The reviews are in for Latte Da’s ‘The Light in the Piazza’

The musical “The Light in the Piazza” revolves around a mother and daughter on a trip to Florence. When the daughter, Clara, falls for a young Italian man, her mother Margaret worries about the future, while simultaneously regretting her own past.

The show won six Tony awards when it premiered in 2005; Twin Cities critics find themselves either gushing or dissatisfied after seeing Theater Latté Da’s production.

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Jessica Fredrickson as Clara Johnson and Aleks Knezevich as Fabrizio Naccarelli in Theater Latté Da’s “The Light in the Piazza”

Photo by Michal Daniel

From Janet Preus at HowWasTheShow.com:


Nobody does musical theater better than Theater Latté Da. Notice I didn’t qualify that with an “in the Twin Cities.” If theater were a competition (and thank heavens that it isn’t) this company could offer courses in how to do it right. I don’t gush often, but I’m gushing now.

From Graydon Royce at the Star Tribune:


Teasing this story forth in Craig Lucas’ script becomes a tedious affair. Clara is written with frustrating inconsistency. She’s sharp and insightful, with a growing grasp of Italian one minute; rash and temperamental as a petulant child the next. Fredrickson labors to navigate this mine field, and the result is a stagy character who never leaves us convinced that something real is at stake. Knezevich’s Fabrizio is a young innocent, purposely bland.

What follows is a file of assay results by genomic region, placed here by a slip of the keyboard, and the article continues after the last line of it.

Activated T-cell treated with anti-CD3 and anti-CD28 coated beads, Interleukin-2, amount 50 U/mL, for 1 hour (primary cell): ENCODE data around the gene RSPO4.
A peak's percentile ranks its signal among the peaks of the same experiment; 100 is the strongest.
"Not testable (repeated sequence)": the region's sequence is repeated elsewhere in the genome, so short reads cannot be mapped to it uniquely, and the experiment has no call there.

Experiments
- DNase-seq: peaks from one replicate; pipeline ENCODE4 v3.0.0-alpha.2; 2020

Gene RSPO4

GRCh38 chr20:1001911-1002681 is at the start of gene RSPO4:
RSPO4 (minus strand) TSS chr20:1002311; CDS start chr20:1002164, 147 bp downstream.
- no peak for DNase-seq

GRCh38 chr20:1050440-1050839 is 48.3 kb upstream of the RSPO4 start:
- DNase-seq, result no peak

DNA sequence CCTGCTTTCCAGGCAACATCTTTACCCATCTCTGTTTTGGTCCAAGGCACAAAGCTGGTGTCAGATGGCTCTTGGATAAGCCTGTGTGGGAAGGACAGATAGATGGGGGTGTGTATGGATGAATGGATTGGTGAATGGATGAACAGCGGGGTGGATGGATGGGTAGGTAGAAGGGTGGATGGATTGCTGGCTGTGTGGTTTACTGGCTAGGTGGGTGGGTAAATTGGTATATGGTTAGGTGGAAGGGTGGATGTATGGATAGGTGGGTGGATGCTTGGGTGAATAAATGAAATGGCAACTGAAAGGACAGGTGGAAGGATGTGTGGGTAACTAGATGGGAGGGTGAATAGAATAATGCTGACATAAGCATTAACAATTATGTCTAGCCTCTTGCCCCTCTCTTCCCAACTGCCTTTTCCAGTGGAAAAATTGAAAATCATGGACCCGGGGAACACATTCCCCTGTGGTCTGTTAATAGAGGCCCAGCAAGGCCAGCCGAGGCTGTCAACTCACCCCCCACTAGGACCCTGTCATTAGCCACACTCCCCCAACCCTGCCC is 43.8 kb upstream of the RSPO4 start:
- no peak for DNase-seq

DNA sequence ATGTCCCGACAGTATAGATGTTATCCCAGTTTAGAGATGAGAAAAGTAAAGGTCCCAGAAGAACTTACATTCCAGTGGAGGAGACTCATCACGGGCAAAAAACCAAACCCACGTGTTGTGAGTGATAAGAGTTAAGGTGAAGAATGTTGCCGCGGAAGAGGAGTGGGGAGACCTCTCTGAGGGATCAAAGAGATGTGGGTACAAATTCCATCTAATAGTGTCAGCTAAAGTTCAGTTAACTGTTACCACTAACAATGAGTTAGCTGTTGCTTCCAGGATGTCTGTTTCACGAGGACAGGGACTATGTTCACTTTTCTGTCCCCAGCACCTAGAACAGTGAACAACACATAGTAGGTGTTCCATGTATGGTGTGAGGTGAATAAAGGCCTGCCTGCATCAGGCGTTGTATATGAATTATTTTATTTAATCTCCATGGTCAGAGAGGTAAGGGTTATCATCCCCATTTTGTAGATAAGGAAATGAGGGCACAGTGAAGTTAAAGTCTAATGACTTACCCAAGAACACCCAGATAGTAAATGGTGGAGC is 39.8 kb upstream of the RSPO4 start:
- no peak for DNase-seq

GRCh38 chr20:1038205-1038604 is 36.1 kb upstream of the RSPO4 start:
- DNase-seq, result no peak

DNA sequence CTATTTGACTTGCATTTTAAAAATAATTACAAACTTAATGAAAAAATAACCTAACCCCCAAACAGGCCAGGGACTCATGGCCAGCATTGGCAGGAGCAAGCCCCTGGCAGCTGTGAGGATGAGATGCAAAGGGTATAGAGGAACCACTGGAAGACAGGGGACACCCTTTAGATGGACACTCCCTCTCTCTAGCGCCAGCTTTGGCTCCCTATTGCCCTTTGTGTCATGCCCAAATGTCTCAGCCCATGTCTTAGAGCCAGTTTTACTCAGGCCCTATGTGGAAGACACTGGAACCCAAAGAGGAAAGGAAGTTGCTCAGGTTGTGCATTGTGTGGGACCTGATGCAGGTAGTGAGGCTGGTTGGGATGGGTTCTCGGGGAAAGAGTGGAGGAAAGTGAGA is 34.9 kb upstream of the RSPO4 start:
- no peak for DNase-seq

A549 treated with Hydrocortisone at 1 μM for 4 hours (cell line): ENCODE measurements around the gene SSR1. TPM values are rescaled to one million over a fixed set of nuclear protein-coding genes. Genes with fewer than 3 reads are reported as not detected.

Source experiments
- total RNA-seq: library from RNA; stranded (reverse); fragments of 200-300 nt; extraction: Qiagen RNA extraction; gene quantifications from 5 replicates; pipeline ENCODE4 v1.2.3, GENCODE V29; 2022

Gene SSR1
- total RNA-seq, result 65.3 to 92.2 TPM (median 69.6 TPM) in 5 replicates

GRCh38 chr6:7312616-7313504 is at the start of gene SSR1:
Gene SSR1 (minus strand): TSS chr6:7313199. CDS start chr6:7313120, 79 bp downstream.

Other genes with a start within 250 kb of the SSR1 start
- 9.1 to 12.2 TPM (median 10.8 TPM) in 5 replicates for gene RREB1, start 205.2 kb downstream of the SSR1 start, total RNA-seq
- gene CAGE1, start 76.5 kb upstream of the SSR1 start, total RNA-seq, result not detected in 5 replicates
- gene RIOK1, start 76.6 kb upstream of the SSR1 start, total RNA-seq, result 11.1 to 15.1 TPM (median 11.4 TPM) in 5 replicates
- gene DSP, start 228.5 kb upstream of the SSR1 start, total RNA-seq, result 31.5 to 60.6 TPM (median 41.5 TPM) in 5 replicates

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Jessica Fredrickson as Clara Johnson and Kathleen Humphrey as Margaret Johnson in Theater Latté Da’s “The Light in the Piazza”

Photo by Michal Daniel

From Chris Hewitt at the Pioneer Press:


Latte Da’s “Piazza” fits perfectly in the Ordway’s intimate McKnight Theatre. A chamber-sized musical with a small cast and orchestra, the scale of the production feels exactly right. The moral questions in “Piazza” may be far-ranging, but the musical — and Latte Da’s appealingly modest production — asks them quietly, without pretending to have all the answers. In fact, the real finale probably will take place not on stage but in theatergoers’ cars on the way home, as they debate whether Margaret makes the right decisions.

From Ed Huyck at City Pages:


Not that Theatre Latte Da’s production wasn’t tightly produced or gloriously sung. Instead, the musical from Craig Lucas and Adam Guettel (based on Elizabeth Spencer’s novella) can be a difficult ride. If you come in looking for a light, romantic evening about love blossoming in Italy, you’re likely to be disappointed. If you meet Piazza on its own terms, you won’t be disappointed.

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Jessica Fredrickson as Clara Johnson in Theater Latté Da’s “The Light in the Piazza”

Photo by Michal Daniel

Theater Latté Da’s “The Light in the Piazza” runs through April 7 at the Ordway Center for the Performing Arts in St. Paul. Have you seen the show? What’s your review?